proc.ess.es (pros'es'iz), n. 1. a system of operations in producing something. 2. A series of actions, changes or functions that achieve an end or result. 3. Ongoing movement: PROGRESSION
(Webster's New College Dictionary, 1995)

 

About Coastal Ocean Processes


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Wave ForcastOregon's ocean area is a small segment of a much larger region affected by oceanographic and atmospheric forces that operate across the NE Pacific Ocean. Comprehension of this context is vital to understanding the mechanics of how the various subsystems of the coastal ocean interact, and ultimately affect coastal communities.

Ocean circulation in the north Pacific Ocean reflects large-scale air movements in the atmosphere, specifically those relating to 2 major atmospheric pressure cells: the North Pacific High and the Aleutian Low. Storm systems spiral in rotary fashion around these pressure gradients (clockwise around the high, counterclockwise around the low) and deliver energy to the surface of the ocean, resulting in the waves which impact the coast.

In Winter, the large Aleutian low is dominant, causing storms which blow onshore from the southwest. In the summer the North Pacific High moves northward off Oregon, causing winds to blow north to south along the Oregon Coast. El Nino and La Nina years impose still different conditions. All these factors combine to affect the physics and the biology of the coast itself. An better understanding of these interactions can help coastal communities anticipate and prepare for the surprises that the ocean can deliver.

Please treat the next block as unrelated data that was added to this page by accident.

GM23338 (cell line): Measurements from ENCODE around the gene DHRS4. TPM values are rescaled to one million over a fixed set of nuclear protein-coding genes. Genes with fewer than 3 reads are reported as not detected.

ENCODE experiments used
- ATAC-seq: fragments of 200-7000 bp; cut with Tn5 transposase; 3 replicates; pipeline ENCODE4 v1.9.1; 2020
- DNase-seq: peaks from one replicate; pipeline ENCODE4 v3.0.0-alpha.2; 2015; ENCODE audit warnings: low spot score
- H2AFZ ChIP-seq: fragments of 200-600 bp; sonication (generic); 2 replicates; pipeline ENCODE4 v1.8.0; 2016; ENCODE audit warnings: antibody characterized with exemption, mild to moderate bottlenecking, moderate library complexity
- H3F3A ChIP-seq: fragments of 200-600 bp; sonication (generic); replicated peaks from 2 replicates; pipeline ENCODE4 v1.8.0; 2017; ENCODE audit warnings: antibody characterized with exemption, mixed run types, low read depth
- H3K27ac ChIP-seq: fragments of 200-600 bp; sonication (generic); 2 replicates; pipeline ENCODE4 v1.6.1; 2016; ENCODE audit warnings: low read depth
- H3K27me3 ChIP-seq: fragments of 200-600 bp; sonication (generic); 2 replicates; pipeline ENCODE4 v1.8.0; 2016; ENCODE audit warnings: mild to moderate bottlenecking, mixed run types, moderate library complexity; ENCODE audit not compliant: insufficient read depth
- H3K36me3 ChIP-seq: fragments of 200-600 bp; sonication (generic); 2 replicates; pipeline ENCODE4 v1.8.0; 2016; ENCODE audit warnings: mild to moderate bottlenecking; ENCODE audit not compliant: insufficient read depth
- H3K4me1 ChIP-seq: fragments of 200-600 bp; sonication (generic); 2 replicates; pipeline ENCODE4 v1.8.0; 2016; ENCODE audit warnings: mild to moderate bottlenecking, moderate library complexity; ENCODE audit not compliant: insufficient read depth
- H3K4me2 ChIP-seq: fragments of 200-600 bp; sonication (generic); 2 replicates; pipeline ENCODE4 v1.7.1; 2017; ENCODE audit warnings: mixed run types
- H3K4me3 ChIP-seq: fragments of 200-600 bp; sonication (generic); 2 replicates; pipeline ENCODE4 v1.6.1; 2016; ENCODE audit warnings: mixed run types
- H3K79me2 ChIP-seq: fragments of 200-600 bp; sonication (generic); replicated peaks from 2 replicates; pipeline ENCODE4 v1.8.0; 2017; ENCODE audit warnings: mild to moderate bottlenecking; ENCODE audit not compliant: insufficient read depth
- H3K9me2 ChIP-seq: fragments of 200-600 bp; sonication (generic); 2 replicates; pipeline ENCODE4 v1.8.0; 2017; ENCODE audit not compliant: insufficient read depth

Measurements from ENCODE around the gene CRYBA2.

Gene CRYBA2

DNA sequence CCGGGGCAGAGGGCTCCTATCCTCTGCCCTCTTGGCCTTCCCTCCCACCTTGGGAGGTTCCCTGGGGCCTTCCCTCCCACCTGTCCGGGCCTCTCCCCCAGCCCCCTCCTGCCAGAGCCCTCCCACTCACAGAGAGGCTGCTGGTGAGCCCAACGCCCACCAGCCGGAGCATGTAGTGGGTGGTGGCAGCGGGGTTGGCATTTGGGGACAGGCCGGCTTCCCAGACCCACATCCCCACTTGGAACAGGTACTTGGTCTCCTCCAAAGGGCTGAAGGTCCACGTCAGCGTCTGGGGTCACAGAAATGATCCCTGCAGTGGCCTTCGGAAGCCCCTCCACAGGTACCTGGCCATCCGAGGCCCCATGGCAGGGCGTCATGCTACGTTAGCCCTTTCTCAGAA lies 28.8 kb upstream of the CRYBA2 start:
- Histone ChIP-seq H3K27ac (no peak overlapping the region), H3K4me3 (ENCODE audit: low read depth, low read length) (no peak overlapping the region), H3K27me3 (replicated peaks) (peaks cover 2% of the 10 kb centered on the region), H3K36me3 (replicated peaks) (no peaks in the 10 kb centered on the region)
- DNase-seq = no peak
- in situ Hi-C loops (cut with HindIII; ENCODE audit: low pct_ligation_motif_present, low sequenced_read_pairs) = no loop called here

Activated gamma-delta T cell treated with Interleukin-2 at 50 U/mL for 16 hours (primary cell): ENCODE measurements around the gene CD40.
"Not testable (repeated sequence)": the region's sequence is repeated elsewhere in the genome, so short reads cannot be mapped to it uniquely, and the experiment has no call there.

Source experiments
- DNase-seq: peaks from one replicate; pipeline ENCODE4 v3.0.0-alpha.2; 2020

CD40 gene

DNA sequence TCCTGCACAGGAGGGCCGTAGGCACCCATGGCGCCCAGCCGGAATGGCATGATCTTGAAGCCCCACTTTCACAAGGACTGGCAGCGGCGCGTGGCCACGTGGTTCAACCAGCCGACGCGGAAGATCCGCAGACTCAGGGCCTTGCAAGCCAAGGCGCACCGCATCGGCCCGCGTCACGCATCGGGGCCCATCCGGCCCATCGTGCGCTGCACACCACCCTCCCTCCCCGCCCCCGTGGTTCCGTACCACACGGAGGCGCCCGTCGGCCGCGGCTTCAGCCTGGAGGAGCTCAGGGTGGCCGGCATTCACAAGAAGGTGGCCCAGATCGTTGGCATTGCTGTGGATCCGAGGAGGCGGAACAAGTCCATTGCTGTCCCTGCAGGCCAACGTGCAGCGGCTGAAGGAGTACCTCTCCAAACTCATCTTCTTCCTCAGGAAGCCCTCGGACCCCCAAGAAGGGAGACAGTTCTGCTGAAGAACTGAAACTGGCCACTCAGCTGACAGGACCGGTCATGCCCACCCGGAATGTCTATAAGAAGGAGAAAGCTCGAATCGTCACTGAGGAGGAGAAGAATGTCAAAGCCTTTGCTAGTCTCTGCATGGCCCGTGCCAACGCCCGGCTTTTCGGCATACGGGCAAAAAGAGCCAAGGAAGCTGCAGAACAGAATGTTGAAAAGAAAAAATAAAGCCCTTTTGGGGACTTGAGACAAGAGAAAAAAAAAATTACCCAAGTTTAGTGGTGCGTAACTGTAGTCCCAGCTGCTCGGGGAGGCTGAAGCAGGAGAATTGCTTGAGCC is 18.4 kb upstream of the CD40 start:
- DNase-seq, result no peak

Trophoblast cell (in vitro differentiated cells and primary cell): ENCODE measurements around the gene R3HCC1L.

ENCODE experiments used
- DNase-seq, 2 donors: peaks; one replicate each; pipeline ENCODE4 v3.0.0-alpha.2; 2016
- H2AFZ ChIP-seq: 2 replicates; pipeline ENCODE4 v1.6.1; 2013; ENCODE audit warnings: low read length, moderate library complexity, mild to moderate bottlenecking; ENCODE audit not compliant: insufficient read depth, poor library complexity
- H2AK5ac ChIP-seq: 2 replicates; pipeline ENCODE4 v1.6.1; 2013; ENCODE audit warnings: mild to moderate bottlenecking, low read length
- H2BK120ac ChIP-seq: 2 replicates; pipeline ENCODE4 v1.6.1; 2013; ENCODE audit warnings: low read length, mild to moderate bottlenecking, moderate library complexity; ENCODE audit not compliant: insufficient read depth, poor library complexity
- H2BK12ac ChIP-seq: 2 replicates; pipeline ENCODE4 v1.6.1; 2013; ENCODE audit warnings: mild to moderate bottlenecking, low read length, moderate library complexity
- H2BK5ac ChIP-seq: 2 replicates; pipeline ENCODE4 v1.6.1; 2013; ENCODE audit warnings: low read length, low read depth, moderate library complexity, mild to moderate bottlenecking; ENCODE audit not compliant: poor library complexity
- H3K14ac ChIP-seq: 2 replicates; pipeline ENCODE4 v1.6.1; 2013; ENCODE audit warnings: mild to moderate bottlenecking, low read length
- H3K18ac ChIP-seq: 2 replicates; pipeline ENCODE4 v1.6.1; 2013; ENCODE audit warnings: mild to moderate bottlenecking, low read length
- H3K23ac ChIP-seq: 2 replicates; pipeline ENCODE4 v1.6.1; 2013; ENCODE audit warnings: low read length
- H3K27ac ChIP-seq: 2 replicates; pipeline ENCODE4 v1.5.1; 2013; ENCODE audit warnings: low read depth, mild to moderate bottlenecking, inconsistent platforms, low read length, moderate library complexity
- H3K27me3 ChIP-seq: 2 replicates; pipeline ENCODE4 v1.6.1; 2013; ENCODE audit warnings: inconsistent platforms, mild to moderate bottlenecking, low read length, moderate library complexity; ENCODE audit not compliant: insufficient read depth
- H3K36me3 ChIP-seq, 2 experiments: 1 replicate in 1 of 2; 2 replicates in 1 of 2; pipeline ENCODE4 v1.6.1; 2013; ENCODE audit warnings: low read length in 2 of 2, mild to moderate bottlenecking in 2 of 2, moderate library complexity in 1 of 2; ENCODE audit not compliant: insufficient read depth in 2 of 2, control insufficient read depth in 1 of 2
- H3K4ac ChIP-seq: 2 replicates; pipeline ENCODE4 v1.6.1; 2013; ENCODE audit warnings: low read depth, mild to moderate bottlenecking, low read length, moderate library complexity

Circulation and Physical Properties of the Coastal Ocean

Although the churning surf driven before a winter storm is an unforgettable sight, the ocean's most important feature, its internal composition, cannot be seen by the naked eye. The composition of this fluid mass is far from homogeneous in source or structure, and the dynamics which result from the physical interaction of air, water, temperature, salinity, density and tides drive the engine of the entire ocean system.

Horizontal Circulation

Analysis of current meter data indicates that ocean circulation off the Oregon coast responds principally to wind fluctuations and sea level. Currents over the shelf tend to flow in the same direction as the wind. On average currents over the continental shelf and slope flow south at the surface and north along the bottom. This general behavior of ocean currents can be further refined for seasonal conditions. The summertime southward-flowing surface current called the California current, responds to the northwest winds, and is broad and weak (between 4 and 8 kilometers a day). It's counterpart, the California undercurrent is narrower and faster than the overlying California current. Winter flow is northward at all depths over the continental shelf in response to southwest winds, and is called the Davidson current.

Vertical Circulation